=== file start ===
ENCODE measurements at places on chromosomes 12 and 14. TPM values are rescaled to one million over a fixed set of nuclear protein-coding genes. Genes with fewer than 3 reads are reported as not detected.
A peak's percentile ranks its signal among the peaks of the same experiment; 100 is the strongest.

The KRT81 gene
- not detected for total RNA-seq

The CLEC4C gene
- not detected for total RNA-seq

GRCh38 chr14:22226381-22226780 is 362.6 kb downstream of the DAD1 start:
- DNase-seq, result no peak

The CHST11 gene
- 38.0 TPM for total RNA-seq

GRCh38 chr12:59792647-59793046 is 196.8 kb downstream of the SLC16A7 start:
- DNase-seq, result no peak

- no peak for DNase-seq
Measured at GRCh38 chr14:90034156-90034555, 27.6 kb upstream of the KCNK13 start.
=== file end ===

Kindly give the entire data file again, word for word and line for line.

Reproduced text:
ENCODE measurements at places on chromosomes 12 and 14. TPM values are rescaled to one million over a fixed set of nuclear protein-coding genes. Genes with fewer than 3 reads are reported as not detected.
A peak's percentile ranks its signal among the peaks of the same experiment; 100 is the strongest.

The KRT81 gene
- not detected for total RNA-seq

The CLEC4C gene
- not detected for total RNA-seq

GRCh38 chr14:22226381-22226780 is 362.6 kb downstream of the DAD1 start:
- DNase-seq, result no peak

The CHST11 gene
- 38.0 TPM for total RNA-seq

GRCh38 chr12:59792647-59793046 is 196.8 kb downstream of the SLC16A7 start:
- DNase-seq, result no peak

- no peak for DNase-seq
Measured at GRCh38 chr14:90034156-90034555, 27.6 kb upstream of the KCNK13 start.